During his lifetime, Inouye showed heroism and courage that few others can match. The son of Japanese immigrant parents, he was a medical volunteer at Pearl Harbor in 1941 when the naval base was attacked by the Japanese Imperial Navy. Two years later, he left his studies at the University of Hawaii to volunteer for the U.S. Army, serving as a member of the famed 442nd Regiment that fought bravely for the United States against the Axis forces in the European campaign. He was awarded the Distinguished Service Medal and later the Medal of Honor after he led an assault on Nazi fortifications near San Terenzo, Italy. During that battle, Inouye continued the charge even after bullets ripped through his stomach and right arm; his arm would eventually be amputated at a field hospital without proper anesthesia.
Inouye's quote from the Japanese-American War Monument in Washington, D.C.
From championing Japanese-Americans wrongly interned by the federal government during World War II, to defending Native communities, Inouye was a champion of Native and non-Natives alike.
After returning from war, Inouye earned his baccalaureate degree at the University of Hawaii, and graduated from George Washington University Law School in 1953. That year, Inouye began his political career by winning a seat in Hawaii's territorial legislature. Five years later, he was elected to Congress, the first to represent the newly-admitted state. Then in 1963, Inouye succeeded Oren Long in the United States Senate, where he would serve the rest of his career and become a champion for the rights of Natives and non-Natives alike.


During his tenure in the Senate, Inouye served as chairman of what is now the Senate Committee on Indian Affairs. Through his role, he helped craft and pass legislation that improved education for our Native students. This included the Native Hawaiian Education Act (NHEA) - now part of the No Child Left Behind Act/Elementary and Secondary Education Act - which made improving education for Native Hawaiian students a priority in federal education policy. This year alone, through NHEA, the federal government has provided more than $10.6 million in funding to Native Hawaiian education programs.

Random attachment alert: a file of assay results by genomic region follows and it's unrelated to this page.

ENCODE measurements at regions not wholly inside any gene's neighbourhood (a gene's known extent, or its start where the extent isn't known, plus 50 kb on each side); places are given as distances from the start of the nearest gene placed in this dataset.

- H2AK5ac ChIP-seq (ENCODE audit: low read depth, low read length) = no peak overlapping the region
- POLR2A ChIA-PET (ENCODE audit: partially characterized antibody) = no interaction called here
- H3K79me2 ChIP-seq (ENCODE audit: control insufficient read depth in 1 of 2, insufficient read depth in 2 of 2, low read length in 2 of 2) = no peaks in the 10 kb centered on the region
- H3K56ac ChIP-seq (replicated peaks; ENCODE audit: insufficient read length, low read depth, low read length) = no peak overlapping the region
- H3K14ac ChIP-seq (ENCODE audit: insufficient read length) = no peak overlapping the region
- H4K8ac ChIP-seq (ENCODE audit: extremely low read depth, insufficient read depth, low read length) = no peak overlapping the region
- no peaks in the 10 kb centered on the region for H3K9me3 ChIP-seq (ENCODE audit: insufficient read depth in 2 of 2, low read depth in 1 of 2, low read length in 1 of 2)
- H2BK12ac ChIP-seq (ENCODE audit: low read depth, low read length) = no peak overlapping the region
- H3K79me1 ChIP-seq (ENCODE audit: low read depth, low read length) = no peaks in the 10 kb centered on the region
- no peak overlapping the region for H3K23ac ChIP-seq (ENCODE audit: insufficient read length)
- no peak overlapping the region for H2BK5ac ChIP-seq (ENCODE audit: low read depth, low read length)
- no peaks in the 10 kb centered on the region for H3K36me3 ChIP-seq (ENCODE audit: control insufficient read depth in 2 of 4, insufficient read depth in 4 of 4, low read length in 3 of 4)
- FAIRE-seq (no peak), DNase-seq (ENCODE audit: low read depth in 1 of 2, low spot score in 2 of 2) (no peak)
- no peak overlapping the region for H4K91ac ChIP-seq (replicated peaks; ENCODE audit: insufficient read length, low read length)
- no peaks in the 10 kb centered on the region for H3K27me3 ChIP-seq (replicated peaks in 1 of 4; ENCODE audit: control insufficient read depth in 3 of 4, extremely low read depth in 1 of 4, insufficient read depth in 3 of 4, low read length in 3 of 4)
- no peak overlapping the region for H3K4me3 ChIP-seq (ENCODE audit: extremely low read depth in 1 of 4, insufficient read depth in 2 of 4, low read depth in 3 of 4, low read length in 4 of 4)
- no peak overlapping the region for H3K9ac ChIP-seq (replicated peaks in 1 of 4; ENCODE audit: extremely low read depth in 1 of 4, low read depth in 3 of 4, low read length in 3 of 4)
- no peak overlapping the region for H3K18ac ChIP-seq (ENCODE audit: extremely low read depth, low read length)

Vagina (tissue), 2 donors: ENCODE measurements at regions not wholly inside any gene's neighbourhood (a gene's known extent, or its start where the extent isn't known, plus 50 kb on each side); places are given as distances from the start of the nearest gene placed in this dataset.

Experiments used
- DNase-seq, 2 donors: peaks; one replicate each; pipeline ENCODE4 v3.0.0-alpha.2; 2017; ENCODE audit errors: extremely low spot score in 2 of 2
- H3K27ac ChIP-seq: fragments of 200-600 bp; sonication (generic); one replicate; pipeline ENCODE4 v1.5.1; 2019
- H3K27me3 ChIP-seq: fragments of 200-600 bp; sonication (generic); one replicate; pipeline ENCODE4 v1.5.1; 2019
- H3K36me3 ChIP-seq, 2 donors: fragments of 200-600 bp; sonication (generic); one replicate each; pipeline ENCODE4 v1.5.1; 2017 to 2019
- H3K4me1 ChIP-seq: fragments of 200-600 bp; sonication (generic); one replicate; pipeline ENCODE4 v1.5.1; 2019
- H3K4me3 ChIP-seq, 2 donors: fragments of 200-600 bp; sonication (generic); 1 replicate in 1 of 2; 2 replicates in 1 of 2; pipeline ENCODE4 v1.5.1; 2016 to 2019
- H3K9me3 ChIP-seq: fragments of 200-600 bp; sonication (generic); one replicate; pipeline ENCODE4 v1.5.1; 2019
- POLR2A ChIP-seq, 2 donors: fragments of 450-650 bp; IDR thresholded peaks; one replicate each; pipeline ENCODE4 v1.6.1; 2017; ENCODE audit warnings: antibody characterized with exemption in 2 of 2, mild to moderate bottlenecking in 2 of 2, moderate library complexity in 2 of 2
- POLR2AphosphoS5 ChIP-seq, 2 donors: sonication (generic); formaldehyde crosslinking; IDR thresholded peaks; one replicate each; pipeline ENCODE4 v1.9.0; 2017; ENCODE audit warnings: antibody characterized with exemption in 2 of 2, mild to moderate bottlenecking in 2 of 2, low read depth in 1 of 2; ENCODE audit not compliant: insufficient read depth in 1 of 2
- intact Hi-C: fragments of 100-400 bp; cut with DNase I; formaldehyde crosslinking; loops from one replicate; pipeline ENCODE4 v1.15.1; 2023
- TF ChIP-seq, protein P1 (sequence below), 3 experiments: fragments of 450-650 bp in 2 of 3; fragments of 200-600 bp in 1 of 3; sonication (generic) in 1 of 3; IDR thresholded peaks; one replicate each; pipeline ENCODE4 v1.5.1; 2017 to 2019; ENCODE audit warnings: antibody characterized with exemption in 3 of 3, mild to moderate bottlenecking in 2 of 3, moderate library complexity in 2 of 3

Inouye also co-sponsored what became the Esther Martinez Native American Languages Preservation Act, which in the six years since its passage has provided more than $50 million to Native language immersion programs that help preserve our cultures and support student success. Before his death, Inouye co-sponsored the Native Culture, Language and Access for Success in Schools (CLASS) Act, currently under congressional consideration, which will help address many of the systemic problems in Native education.


NIEA appreciates the powerful work that Sen. Inouye has done on behalf of all of our Native children.

State of Emergency (education)

Huffington Post Education



NIEA President Heather Shotton


President, National Indian Education Association (NIEA)

The recent release of Adjusted Cohort Graduation Rate data from the U.S. Department of Education was certainly shocking to the nation. But for American Indian, Alaska Native, and Native Hawaiian communities, the data just confirms that education for our Native students is in a

state of emergency.


In nine states -- Arizona, Colorado, Minnesota, Nevada, New Mexico, Oregon, South Dakota, Utah, and Washington -- the graduation rates for American Indian and Alaska Native students in 2010-2011 are lower than 60 percent. And just 61 percent of Native students served by the U.S. Bureau of Indian Education graduate from high school. Meanwhile in three states, one out of every two Native Hawaiian students graduates on time.


The achievement gap between Native and Caucasian students remains as wide as ever. Only three states -- Alabama, Arkansas, and Tennessee -- have graduation rates for American Indian students equal or greater to that of white peers. More typical is Minnesota, where the graduation rate for Native high school students is half that of the 84 percent rate for their white school mates.




NIEA's recommendations to the Obama Administration
  • Share this message with colleagues and ask them to join NIEA.
  • Ask the Senate Committee on Indian Affairs to fast-track reauthorization of the Esther Martinez Native American Languages Preservation Act. 
  • Donate to NIEA today.
  • Look out next week to register for LegSummit2013, our annual advocacy event at